I awake in the middle of the night, the crackling of thunder sounds similar to the shivering of my bones. The small window beside my bed has been coated in a thin layer of ice and the sleet continues to pour down with a slight flash of lightning much like the flash of an unwanted polaroid. I turned on the lamp at my bedside to see my wife sound asleep next to me. She had set a bowl of soup from dinner on my bedside in case I awoke in hunger. God, I loved her and I don’t know what I would have done without her. I dive into my bowl of cold soup, I enjoyed it better cold anyway. I roam around our small room and head toward the window.


As I see the one streetlight that always flickers across the way, I see the corpse of the mysterious man in the shadow of the light pole. His face was disgustingly detailed—even from this far of a distance— decrepit and mangled, as if he wasn’t buried today. The maggots had already begun eating through him. I stumble back, tripping over my wife’s nightstand, both me and her lamp crashing to the wooden floor. My eyelids fluttered like old window shutters that were struggling to close. My body feels strangely heavy and I hear the muttering of my wife in the distance as if she were calling from just outside the window. I see flashes of the man in the darkness of my vision but my eyes were sealed shut. Maybe the image of him was so scarring that it burned to my eyelids, forever haunting me.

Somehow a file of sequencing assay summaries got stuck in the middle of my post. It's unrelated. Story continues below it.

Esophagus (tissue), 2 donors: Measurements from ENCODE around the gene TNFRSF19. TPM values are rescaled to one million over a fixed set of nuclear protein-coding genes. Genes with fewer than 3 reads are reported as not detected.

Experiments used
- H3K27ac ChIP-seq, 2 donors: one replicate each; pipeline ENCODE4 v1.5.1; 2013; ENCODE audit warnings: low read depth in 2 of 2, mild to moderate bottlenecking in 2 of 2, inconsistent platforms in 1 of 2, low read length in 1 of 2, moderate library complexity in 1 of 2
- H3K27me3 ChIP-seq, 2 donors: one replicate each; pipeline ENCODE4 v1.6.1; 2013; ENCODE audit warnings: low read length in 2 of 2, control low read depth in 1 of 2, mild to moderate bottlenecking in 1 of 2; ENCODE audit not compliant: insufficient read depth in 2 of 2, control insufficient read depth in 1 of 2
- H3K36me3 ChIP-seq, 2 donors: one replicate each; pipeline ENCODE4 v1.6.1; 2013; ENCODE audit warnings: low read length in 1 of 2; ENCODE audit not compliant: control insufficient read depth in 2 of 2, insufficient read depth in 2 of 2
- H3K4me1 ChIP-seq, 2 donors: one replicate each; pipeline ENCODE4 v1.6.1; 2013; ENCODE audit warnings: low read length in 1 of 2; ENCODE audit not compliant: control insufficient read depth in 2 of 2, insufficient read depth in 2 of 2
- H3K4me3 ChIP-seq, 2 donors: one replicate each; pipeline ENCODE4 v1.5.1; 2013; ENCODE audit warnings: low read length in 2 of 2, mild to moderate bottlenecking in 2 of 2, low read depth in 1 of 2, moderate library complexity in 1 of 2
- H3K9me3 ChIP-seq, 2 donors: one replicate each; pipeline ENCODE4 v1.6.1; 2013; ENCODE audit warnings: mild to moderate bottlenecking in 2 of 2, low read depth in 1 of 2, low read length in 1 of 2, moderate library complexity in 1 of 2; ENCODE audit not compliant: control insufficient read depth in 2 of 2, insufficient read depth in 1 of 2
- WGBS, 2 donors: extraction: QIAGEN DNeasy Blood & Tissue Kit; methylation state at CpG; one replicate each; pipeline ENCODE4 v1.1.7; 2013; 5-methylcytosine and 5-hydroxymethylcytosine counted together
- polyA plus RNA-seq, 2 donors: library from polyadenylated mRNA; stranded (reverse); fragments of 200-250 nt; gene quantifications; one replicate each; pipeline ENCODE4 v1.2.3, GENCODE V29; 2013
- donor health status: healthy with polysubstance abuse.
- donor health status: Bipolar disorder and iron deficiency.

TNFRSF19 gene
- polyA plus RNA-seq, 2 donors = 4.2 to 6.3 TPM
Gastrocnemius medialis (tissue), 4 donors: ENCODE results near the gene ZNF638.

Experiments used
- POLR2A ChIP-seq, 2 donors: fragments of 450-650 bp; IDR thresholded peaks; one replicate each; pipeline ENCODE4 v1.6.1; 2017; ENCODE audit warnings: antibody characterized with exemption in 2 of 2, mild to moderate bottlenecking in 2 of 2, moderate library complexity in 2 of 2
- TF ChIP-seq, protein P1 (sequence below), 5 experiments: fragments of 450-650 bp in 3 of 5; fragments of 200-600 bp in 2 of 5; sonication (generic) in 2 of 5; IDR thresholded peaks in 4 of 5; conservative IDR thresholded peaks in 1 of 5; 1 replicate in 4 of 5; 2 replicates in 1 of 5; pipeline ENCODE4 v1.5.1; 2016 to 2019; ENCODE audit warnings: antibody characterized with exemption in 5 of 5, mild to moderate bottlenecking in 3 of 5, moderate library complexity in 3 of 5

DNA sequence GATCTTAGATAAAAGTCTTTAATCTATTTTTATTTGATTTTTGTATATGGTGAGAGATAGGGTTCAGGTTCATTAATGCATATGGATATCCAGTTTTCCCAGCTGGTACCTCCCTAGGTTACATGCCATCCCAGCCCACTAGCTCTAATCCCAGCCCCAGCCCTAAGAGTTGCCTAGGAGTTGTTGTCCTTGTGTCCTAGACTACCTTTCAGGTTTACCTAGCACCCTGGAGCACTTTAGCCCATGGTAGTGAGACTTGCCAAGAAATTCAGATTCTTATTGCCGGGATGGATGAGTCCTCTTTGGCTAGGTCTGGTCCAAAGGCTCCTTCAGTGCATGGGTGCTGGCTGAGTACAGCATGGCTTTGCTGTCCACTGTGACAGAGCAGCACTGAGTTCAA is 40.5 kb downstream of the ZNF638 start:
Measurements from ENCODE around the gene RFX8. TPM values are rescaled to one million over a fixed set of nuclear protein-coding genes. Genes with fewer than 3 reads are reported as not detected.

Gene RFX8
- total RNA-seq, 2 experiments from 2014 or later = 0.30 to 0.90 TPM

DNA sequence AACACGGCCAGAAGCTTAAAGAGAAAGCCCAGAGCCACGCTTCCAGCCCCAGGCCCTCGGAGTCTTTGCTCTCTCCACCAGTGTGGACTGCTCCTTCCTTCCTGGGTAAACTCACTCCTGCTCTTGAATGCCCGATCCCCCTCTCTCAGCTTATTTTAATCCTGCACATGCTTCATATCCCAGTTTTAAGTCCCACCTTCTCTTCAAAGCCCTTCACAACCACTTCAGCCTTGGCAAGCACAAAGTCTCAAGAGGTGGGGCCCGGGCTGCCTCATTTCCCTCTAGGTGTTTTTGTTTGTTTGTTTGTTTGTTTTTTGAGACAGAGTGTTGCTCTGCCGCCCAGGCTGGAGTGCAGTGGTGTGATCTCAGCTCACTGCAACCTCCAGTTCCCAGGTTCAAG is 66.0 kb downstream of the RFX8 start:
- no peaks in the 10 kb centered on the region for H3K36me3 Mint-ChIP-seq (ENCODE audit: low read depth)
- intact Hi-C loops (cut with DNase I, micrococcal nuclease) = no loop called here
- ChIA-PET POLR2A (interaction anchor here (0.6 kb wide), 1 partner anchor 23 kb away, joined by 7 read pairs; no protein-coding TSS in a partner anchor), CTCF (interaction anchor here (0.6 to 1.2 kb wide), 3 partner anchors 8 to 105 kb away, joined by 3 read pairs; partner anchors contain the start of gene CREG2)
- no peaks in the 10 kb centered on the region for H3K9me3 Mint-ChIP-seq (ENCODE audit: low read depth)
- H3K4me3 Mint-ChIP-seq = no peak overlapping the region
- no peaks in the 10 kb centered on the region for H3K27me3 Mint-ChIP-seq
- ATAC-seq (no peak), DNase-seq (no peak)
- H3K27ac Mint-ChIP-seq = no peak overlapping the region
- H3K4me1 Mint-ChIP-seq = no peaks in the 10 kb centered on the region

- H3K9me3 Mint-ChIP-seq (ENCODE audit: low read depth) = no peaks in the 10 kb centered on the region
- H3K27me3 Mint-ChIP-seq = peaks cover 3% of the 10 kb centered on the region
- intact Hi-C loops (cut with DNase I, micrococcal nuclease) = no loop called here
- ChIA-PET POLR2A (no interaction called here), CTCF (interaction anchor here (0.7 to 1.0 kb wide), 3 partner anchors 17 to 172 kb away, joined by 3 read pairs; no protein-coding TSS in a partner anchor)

I couldn’t even open them to remove the image of his decomposing body. I finally struggle to move my limp muscles, tossing and jerking forward to discredit the feeling of being winded from my fall. I slowly try to open my eyes and I rise from my bedside. T’was just a nightmare. The small window next to the other side of the bed has been coated in a thin layer of ice and the sleet continues to pour down with a faint rumble of thunder now and again. I turn on the lamp at my bedside to see my wife lying next to me, sound asleep. I attempt to shake her body into consciousness, she had always been a heavy sleeper. I chuckle as I hear her soft groan of discomfort from waking her. However, my chuckle abruptly stops when I accidentally roll her body over, discovering the hideous face of the dead man in front of me. His cheeks are covered in dirt and worms. I gag at the sight and I propel in a backward motion but uncontrollably lunge forward; dry heaving and ready to vomit as if doing so was a more pleasant thing than seeing my wife as some John Doe.